Thanksgiving can be a great time to take stock of the goodness in our lives, but for some of us, the ol’ “attitude of gratitude” fades quickly as we transition back to the daily grind. And that’s too bad, because gratitude is associated with a variety of benefits to our physical health, mental well-being and relationships.
I’ve been working on making gratitude my MO, in part because I’m striving to live more in the present. According to UC Berkeley’s Greater Good Science Center, gratitude encourages us to appreciate “momentary good things and experiences, as well as more global benefits and gifts” that we often take for granted. (FYI, the Center offers a bunch of useful online courses and tools, some of which are free.) This is why I often talk about the idea of gratitude in the yoga classes I teach. Recognizing what it is about our lives that we’re thankful for today is a way to tune in to and celebrate the good stuff that’s right in front of us. It’s a way to make the idea of “living in the moment” — one of the goals of yoga — less abstract.
Part of why I’ve been struggling to live with a gratitude mindset is that it’s difficult to develop and maintain active gratitude habits and practices. In “The Gifts of Imperfection,” vulnerability researcher and public-speaking badass Brené Brown explains that “there are a whole bunch of verbs involved” when the people she’s studied talk about gratitude, and that people who’ve cracked the gratitude code are joyful as a result, not the other way around. In other words, gratitude requires action — it’s not a mindless state of being.
So I’ve been testing, reading about and crowdsourcing different ways to extend my gratitude perspective beyond Thanksgiving weekend. Below is a mix of potential paths toward cultivating a gratitude practice that you may find useful if you’re on a similar quest. I should note that while many of these are evidence-based, their staying power is still up for debate, and they don’t work for everyone.
If you have other ideas, please share in the comments section below, or holler at us on social media!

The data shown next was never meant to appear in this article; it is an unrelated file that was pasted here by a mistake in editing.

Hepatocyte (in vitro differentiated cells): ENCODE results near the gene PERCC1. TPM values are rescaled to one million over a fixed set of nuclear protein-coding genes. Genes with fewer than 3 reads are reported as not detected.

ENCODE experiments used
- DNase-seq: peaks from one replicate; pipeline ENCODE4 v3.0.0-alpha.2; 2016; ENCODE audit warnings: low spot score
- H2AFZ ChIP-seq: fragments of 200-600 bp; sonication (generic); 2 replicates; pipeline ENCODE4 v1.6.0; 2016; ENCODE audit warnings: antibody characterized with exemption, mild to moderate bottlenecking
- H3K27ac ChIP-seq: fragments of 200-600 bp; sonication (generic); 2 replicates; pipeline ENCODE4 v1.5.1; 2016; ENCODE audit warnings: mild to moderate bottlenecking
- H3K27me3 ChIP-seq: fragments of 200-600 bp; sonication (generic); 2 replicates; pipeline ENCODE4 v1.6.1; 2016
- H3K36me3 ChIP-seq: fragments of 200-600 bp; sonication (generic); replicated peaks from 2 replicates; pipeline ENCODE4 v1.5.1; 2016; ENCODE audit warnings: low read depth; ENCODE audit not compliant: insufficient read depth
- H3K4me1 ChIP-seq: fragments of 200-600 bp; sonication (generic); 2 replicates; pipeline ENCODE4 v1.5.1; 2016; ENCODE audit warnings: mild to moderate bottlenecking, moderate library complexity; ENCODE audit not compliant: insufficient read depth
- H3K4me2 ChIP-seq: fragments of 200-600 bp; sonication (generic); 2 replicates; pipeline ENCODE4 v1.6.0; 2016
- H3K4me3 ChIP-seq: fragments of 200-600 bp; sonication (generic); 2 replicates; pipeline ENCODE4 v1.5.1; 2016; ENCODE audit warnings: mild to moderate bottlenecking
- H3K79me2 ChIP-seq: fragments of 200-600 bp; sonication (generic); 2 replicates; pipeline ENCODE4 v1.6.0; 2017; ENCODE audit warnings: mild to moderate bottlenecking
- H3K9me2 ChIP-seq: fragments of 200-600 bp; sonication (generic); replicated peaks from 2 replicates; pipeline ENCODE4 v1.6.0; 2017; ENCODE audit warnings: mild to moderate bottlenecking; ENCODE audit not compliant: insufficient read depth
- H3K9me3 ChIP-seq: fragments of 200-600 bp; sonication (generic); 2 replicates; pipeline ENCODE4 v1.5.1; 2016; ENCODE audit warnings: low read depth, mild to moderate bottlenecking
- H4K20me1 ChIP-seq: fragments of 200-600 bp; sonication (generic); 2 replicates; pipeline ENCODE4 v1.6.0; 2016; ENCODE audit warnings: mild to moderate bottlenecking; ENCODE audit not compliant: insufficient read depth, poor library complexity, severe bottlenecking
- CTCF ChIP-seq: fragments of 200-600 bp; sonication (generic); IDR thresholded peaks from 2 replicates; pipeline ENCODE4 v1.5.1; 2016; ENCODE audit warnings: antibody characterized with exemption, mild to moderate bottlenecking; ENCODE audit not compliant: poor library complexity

Start a gratitude journal
Spend a few minutes at least three times per week writing about what you’re thankful for, even if it’s as simple as the good-quality sleep you got last night. I recently started doing this at the end of every day. It provides an opportunity for me to reflect on the day and transition from screen time to sleep. (There are Android and iPhone apps for this if you prefer to journal on your phone.) I could also see this being an awesome way to start your day; for example, Jen uses her morning subway commute to reflect and journal about the day before, and she swears by it as a way to jumpstart a positive, present day.
Keep a gratitude jar at home or at work
Each day, write one thing you’re grateful for on a small piece of paper, fold it and place it in a jar, bowl or whatever receptacle you have handy. At the end of the year you’ll have a jar filled with 365 things you’re grateful for. Keeping the jar in a place where you’ll see it daily can be a powerful visual reminder of all the good stuff you’ve got right in front of you. And there’s no reason you have to wait until the end of the year to open it — if you’re having a crappy day, pull one of the pieces of paper out and read what it says.
Contemplate death every once in awhile
Studies suggest that when we visualize our own death or think about the potential loss of a loved one, we feel more grateful. Sounds morbid, I know, but apparently it works for some people. I’ve been experimenting with this using the $0.99 WeCroak app on my phone for the past two months. I get three or four notifications daily on my phone saying, “Don’t forget, you’re going to die.” When I click on the notification, the app displays a meaningful quote about death, life, love, etc. Some of the quotes are more relevant than others, and I think one notification per day would suffice (I ignore them sometimes because they feel excessive), but they always remind me of my gratitude goal.
Express your gratitude
Recent studies from McCombs School of Business and Booth School of Business demonstrate that writing thank-you letters or emails is a tangible way to practice gratitude that it boosts the well-being of both the recipient AND the sender.
Leave yourself gratitude quotes
Pin a gratitude quote to your bathroom mirror, or display it somewhere in your car or workspace. Here are some of my favorites if you need inspiration:
- “This is a wonderful day. I have never seen this one before.” — Maya Angelou
- “Gratitude unlocks the fullness of life. It turns what we have into enough, and more. It turns denial into acceptable, chaos to order, confusion to clarity. It turns problems into gifts, failure into success, the unexpected into perfect timing, and mistakes into important events. Gratitude makes sense of our past, brings peace for today and creates a vision for tomorrow.” — Melody Beattie
- “Processing a life experience through a grateful lens does not mean denying negativity. It is not a form of superficial happiology. Instead, it means realizing the power you have to transform an obstacle into an opportunity. It means reframing a loss into a potential gain, recasting negativity into positive channels for gratitude.” — Robert Emmons
Meditate or pray about the things you’re thankful for
If you have a meditation or prayer practice, consider spending part of that time thinking about the things you’re grateful for.
Gratitude can contribute to living a fuller and more joyful life. Pausing to savor the good times and the things that matter to us has an impact on how we experience our lives day to day. I’m working on making gratitude more of a guiding principle in my life, as opposed to a ritual I save for Thanksgiving and other special occasions. Care to join me?
(None of the content in this article is sponsored.)